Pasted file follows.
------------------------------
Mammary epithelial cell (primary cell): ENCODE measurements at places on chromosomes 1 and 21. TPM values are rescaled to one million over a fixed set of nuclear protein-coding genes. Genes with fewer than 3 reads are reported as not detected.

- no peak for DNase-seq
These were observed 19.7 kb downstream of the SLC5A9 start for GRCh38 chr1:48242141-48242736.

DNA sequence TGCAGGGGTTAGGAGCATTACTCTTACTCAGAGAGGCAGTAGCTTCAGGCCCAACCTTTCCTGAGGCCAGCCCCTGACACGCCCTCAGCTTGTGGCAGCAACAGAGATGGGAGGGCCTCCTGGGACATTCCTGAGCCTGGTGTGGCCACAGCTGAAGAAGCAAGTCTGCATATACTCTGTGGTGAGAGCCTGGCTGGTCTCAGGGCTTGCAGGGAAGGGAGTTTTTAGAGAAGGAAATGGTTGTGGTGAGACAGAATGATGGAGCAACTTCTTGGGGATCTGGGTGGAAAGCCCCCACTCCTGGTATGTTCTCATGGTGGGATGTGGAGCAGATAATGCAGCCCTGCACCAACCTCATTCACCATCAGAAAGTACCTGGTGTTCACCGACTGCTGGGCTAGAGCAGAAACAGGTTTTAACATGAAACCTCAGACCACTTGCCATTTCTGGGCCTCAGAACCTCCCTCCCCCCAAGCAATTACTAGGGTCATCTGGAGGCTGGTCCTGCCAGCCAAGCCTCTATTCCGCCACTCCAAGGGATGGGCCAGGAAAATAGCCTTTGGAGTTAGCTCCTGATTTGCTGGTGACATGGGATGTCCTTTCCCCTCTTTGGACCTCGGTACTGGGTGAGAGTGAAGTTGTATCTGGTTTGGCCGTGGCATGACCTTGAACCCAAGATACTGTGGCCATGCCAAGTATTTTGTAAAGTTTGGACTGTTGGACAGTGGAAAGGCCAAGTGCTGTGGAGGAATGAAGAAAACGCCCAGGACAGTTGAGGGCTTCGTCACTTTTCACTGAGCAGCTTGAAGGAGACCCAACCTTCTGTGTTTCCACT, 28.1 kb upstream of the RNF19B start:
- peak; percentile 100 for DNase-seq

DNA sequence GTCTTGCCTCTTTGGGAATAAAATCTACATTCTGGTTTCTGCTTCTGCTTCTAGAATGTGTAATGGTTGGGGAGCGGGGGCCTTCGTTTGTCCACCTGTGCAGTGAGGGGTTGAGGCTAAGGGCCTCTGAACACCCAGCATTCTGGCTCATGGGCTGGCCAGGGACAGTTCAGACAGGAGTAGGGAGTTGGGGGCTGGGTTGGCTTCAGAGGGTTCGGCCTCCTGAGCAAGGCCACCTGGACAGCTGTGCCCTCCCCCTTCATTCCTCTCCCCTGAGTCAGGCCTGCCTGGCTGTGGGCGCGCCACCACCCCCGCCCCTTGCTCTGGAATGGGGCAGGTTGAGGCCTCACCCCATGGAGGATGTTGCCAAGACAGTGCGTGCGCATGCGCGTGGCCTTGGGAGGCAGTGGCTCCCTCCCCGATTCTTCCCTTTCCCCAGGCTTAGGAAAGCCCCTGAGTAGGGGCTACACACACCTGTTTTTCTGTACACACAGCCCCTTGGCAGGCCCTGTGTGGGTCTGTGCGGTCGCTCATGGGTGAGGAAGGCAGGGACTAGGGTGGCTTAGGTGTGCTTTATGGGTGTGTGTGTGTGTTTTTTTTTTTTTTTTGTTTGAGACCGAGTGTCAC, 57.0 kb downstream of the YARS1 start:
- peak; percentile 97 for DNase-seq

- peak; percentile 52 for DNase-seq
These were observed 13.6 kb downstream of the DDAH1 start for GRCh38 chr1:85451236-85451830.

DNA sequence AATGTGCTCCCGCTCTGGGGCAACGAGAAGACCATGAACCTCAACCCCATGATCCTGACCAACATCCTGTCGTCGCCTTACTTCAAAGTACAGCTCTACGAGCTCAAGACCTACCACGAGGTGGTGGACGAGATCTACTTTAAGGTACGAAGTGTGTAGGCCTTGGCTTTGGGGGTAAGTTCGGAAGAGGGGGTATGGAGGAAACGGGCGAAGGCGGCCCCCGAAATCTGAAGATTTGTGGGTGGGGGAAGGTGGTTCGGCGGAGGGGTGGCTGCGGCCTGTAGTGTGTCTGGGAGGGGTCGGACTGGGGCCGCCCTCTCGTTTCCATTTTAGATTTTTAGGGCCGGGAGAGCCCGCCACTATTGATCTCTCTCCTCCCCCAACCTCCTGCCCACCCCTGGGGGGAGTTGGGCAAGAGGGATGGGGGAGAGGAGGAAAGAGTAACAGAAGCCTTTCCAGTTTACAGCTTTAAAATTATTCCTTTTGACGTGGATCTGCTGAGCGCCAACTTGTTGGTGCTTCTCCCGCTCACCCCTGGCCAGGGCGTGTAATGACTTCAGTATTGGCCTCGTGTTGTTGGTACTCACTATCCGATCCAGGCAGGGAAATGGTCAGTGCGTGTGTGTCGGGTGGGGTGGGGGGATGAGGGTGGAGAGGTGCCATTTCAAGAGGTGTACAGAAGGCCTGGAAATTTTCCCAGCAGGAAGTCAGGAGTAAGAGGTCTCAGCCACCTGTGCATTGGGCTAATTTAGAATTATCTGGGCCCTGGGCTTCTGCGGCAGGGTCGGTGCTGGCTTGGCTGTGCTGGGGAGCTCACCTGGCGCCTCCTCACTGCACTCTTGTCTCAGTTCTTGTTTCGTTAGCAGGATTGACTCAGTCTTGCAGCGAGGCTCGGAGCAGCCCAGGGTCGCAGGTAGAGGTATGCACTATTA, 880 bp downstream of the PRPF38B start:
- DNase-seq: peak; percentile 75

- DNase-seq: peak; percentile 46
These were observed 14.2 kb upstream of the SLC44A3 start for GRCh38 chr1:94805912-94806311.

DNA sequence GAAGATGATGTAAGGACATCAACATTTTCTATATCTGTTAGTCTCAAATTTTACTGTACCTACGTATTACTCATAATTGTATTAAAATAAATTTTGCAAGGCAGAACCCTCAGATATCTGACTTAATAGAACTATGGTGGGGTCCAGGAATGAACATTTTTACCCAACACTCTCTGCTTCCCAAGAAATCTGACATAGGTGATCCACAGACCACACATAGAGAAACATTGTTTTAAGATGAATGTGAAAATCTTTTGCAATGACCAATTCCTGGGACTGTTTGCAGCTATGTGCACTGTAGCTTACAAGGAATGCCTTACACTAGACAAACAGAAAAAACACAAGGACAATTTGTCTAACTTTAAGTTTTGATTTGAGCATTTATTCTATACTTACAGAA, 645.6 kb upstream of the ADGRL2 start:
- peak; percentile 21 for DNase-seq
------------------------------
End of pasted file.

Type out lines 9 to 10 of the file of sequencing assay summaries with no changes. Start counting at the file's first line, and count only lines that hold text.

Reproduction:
These were observed 13.6 kb downstream of the DDAH1 start for GRCh38 chr1:85451236-85451830.

DNA sequence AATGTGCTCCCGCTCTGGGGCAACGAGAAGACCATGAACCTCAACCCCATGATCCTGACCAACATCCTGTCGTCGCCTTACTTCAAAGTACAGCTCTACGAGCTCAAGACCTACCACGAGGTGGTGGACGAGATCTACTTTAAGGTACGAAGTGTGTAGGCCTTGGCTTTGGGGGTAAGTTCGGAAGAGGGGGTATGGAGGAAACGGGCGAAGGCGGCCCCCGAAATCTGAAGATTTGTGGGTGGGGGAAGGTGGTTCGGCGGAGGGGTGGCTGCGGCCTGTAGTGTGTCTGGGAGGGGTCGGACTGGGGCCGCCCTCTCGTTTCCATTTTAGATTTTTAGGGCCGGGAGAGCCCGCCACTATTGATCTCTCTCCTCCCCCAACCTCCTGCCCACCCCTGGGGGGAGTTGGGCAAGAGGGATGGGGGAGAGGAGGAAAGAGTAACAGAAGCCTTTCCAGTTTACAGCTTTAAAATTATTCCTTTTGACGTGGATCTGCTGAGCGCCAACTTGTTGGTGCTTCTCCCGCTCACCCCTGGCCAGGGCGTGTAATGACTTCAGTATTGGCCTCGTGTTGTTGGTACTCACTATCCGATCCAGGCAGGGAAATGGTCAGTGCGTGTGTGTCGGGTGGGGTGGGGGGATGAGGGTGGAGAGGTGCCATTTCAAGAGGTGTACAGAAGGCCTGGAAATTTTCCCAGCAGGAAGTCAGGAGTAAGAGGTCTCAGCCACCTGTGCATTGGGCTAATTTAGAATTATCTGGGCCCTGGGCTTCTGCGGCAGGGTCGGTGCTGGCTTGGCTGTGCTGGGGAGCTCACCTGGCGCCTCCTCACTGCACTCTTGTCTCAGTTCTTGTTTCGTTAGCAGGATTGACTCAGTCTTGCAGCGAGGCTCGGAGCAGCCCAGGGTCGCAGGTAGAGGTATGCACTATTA, 880 bp downstream of the PRPF38B start: